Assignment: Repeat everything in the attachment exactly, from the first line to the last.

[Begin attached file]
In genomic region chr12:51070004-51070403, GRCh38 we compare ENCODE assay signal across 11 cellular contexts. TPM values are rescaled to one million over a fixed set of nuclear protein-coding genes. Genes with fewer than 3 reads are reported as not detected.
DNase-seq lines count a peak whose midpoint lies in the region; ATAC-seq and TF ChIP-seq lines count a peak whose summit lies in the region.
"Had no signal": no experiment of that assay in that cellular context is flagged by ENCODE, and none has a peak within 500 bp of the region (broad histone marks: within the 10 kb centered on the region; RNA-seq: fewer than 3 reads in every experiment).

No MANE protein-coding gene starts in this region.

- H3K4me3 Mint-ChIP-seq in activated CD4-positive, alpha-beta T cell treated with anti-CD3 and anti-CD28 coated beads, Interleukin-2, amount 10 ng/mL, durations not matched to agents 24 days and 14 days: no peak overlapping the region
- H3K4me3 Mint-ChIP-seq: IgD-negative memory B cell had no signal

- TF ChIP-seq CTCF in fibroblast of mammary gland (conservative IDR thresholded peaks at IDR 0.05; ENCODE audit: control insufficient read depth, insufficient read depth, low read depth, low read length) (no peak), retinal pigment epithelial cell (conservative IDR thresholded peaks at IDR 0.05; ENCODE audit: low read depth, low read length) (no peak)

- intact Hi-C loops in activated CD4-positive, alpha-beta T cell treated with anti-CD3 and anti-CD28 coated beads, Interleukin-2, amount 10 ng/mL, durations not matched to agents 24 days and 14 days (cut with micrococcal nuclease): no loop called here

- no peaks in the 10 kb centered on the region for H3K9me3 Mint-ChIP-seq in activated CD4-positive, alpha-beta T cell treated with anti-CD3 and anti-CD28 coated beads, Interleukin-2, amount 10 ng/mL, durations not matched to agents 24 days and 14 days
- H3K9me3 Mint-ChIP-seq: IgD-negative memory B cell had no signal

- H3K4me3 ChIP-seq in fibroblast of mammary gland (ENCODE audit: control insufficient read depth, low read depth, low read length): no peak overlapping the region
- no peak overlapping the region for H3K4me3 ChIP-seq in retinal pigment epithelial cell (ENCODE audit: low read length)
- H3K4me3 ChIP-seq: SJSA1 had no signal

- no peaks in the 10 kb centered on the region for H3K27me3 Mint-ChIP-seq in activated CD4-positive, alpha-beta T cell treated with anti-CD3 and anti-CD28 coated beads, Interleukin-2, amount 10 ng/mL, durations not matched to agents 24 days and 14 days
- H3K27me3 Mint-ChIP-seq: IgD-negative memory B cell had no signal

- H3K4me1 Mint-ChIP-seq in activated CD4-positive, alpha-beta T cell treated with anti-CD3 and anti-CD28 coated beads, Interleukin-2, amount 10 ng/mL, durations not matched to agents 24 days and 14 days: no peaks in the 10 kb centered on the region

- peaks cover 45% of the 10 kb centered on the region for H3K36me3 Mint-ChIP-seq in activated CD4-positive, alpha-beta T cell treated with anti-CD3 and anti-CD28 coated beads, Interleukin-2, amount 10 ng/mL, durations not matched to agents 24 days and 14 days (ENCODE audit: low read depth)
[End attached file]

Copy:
In genomic region chr12:51070004-51070403, GRCh38 we compare ENCODE assay signal across 11 cellular contexts. TPM values are rescaled to one million over a fixed set of nuclear protein-coding genes. Genes with fewer than 3 reads are reported as not detected.
DNase-seq lines count a peak whose midpoint lies in the region; ATAC-seq and TF ChIP-seq lines count a peak whose summit lies in the region.
"Had no signal": no experiment of that assay in that cellular context is flagged by ENCODE, and none has a peak within 500 bp of the region (broad histone marks: within the 10 kb centered on the region; RNA-seq: fewer than 3 reads in every experiment).

No MANE protein-coding gene starts in this region.

- H3K4me3 Mint-ChIP-seq in activated CD4-positive, alpha-beta T cell treated with anti-CD3 and anti-CD28 coated beads, Interleukin-2, amount 10 ng/mL, durations not matched to agents 24 days and 14 days: no peak overlapping the region
- H3K4me3 Mint-ChIP-seq: IgD-negative memory B cell had no signal

- TF ChIP-seq CTCF in fibroblast of mammary gland (conservative IDR thresholded peaks at IDR 0.05; ENCODE audit: control insufficient read depth, insufficient read depth, low read depth, low read length) (no peak), retinal pigment epithelial cell (conservative IDR thresholded peaks at IDR 0.05; ENCODE audit: low read depth, low read length) (no peak)

- intact Hi-C loops in activated CD4-positive, alpha-beta T cell treated with anti-CD3 and anti-CD28 coated beads, Interleukin-2, amount 10 ng/mL, durations not matched to agents 24 days and 14 days (cut with micrococcal nuclease): no loop called here

- no peaks in the 10 kb centered on the region for H3K9me3 Mint-ChIP-seq in activated CD4-positive, alpha-beta T cell treated with anti-CD3 and anti-CD28 coated beads, Interleukin-2, amount 10 ng/mL, durations not matched to agents 24 days and 14 days
- H3K9me3 Mint-ChIP-seq: IgD-negative memory B cell had no signal

- H3K4me3 ChIP-seq in fibroblast of mammary gland (ENCODE audit: control insufficient read depth, low read depth, low read length): no peak overlapping the region
- no peak overlapping the region for H3K4me3 ChIP-seq in retinal pigment epithelial cell (ENCODE audit: low read length)
- H3K4me3 ChIP-seq: SJSA1 had no signal

- no peaks in the 10 kb centered on the region for H3K27me3 Mint-ChIP-seq in activated CD4-positive, alpha-beta T cell treated with anti-CD3 and anti-CD28 coated beads, Interleukin-2, amount 10 ng/mL, durations not matched to agents 24 days and 14 days
- H3K27me3 Mint-ChIP-seq: IgD-negative memory B cell had no signal

- H3K4me1 Mint-ChIP-seq in activated CD4-positive, alpha-beta T cell treated with anti-CD3 and anti-CD28 coated beads, Interleukin-2, amount 10 ng/mL, durations not matched to agents 24 days and 14 days: no peaks in the 10 kb centered on the region

- peaks cover 45% of the 10 kb centered on the region for H3K36me3 Mint-ChIP-seq in activated CD4-positive, alpha-beta T cell treated with anti-CD3 and anti-CD28 coated beads, Interleukin-2, amount 10 ng/mL, durations not matched to agents 24 days and 14 days (ENCODE audit: low read depth)